The stock wheels on my rSogn are 32 hole, front and back, built by Mark at Rivendell. They have Shimano 105 hubs laced with straight gauge DT spokes to Velocity Synergy 650B rims. The tyres are 650B Pacento Quasi-Moto 2.1 (51mm) knobbies. Cassette is Shimnano HG40 8-speed 12-30. I have used these wheels with various tyres for quite a few years on various bikes and 650B conversions.
The alternative set of wheels were custom built for me by Dave Prion (below), the general manager of The Bicycle Outfitter in Los Altos, CA and my friend and wheel builder since the mid-80s. These are custom "event" or road wheels. The rear features a 24 hole Chris King R45 cassette hub laced with 24 butted Wheelsmith spokes to a 36 hole Velocity Synergy rim. 12 spoke holes in the rear rim are not used. The front features 18 butted Wheelsmith spokes laced between a 36 hole HB011 6-volt 3-watt dynohub and a 36 hole Velocity Synergy rim. 18 spoke holes in the front rim are not used. The tyres are Pacenti Pari-Moto 650B 38mm. Cassette is Shimano HG40 8-speed 12-28.
Here's the full build-up of the bike:
Brand Rawland rSogn 2011 (Size ML; see size chart below) Saddle height: 77cm; Reach: 80cm
Serial # M11051227
Headset Chris King
Bars Ritchey Classic Silver: 44cm width, 31.8mm O/S center section, 128mm Drop, 73mm Reach
Stem Ritchey Classic Silver, 9cm
Brk Levers Sram S500 road brake levers
Brakes Paul's Neo-Retro cantilivers with Paul's Moon Unit cable hangers, Paul's Rack Adapter bolts, and Paul's Funky Monkey front cable guide (and Nitto rear cable guide)
Saddle Berthoud Aravis, titanium rails
Post Ritchey Classic Silver, 27.2, 350mm length, 25mm Offset, 43x38mm cradle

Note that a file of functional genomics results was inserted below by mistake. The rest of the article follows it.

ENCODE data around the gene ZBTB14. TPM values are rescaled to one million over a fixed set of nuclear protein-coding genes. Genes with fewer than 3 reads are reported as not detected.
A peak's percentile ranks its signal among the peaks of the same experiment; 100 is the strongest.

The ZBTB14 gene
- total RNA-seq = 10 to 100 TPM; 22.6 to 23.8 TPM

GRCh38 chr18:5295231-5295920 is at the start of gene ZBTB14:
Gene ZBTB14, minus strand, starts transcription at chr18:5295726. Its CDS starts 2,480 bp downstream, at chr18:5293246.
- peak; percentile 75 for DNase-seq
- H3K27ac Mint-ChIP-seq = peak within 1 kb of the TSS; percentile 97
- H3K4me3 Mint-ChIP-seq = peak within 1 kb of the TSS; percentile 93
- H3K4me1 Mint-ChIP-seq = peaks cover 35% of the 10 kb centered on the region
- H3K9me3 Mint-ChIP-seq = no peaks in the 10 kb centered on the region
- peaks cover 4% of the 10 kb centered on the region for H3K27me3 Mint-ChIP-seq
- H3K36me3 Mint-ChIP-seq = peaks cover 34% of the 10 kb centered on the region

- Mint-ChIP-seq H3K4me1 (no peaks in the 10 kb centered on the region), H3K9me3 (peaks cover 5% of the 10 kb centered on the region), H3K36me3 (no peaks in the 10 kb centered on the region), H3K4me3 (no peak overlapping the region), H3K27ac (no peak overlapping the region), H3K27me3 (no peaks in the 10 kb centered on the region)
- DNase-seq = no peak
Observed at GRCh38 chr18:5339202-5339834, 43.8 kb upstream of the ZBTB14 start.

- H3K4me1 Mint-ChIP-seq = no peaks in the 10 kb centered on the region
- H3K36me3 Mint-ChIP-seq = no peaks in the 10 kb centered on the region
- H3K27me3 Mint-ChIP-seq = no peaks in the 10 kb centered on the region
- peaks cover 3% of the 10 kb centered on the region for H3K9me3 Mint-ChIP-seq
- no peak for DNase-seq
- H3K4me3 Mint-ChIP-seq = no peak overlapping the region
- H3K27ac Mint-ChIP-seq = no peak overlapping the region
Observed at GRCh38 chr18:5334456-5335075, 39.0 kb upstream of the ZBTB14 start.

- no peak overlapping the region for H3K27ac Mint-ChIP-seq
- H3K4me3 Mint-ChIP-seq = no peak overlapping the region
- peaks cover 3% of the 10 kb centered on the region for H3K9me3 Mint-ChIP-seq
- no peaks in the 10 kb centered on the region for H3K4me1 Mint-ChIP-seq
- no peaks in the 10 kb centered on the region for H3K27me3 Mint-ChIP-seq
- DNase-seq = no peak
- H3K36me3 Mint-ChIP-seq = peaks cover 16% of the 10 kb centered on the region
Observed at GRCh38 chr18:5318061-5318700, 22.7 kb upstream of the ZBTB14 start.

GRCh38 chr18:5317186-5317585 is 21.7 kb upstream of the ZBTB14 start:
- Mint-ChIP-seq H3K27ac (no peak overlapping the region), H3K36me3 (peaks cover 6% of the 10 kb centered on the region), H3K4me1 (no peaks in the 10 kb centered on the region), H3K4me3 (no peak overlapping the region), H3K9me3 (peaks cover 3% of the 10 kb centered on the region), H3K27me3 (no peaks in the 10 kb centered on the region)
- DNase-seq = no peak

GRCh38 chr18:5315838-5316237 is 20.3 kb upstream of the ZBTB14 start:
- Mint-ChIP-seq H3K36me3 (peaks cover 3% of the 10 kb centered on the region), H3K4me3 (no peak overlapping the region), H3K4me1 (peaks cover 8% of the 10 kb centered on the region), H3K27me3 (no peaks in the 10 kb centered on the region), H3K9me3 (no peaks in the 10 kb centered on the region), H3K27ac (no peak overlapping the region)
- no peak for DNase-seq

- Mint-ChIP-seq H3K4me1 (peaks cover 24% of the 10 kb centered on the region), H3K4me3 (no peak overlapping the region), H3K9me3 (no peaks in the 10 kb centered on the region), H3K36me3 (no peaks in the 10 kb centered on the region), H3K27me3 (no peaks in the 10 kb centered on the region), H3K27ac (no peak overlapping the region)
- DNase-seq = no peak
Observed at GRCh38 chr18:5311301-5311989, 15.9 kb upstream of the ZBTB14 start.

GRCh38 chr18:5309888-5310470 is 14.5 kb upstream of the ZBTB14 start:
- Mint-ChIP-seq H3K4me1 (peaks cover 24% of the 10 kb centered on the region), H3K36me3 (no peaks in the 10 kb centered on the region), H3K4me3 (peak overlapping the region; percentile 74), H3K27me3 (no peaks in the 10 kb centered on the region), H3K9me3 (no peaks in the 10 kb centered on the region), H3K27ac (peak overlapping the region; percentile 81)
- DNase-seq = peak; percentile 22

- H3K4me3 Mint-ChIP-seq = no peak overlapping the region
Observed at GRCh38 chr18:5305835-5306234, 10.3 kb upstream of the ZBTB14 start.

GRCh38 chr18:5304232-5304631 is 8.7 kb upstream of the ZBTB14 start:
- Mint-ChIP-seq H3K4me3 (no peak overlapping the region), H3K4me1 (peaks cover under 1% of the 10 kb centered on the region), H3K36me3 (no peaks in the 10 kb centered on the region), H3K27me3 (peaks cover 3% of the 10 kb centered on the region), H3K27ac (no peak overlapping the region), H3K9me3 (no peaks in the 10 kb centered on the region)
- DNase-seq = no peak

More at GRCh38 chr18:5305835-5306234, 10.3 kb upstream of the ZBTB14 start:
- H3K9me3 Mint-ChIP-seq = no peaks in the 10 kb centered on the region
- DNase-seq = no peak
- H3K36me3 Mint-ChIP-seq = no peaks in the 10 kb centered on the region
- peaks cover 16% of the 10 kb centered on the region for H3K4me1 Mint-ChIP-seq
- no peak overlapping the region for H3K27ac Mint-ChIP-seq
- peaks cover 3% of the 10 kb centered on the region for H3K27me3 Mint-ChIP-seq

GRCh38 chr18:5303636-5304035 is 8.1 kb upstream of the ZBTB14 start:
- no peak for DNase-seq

Shifters Shimano Dura Ace 7402 8-speed down-tube
Front Der. Shimano Dura Ace 7700 (9-speed era)
Rear Der. Shimano XTR M971 (Recent 9-speed era) with JagWire inline cable adjuster
Bottom Bracket Shimano Isis
Crankarms Ritchey 175 with 34/50 rings; Arms custom polished and laser-etched by Tom at Perfect Perforations.
Pedals Ritchey Peloton (Look Delta style)
Chain Sram 8-speed
Cages Nitto R (3)
Tape Ritchey "cork"

Click here for a full slideshow of the bike with nearly 50 images.
Thanks for the amazing bike, Sean and Anna!

Saturday, March 17, 2012

Pay Attention (Trust Your Gut, not always your GPS)

Out exploring yesterday, we came up on this sign. Of course, this was after coming back down the private road behind the sign that we'd accessed via a long, uphill, and unmarked trail. When we hit that road at the top of the trail, my sense of direction told me we needed to head back down and, lo and behold, we'd been on private property ever since topping out on that that road, I mean driveway. Seeing this sign, and it's admonition to not always believe one's GPS while navigating, reminded me of how we repeatedly tell people who are traveling to Death Valley for an AdventureCORPS event to NEVER follow a GPS there. We state that emphatically because people have literally died while attempting to reach Death Valley on a dirt road route, courtesy of their GPS, despite the fact that there are four excellent paved roads which lead into Death Valley. (Thankfully, none of these people were en route to joining us.)

After yesterday's excursion, there was this gem of a story on the ABC News about some Japanese tourists who literally drove into the ocean in Australia because their GPS told them to do so. Here's a photo:

Is all this dependence on technology making people just plan stupid, making them lose their sense of direction, their awareness of what just seems and feels right?

This morning's yoga class was an obvious opportunity to work on "awareness" and I really got a lot out of Garth's class, but I find it helpful - and more logical - to just be aware all the time. This is especially critical while out exploring and always while moving quickly over varying terrain, whether by foot, bicycle, or motor vehicle.

As the saying goes,
"Pay Attention!"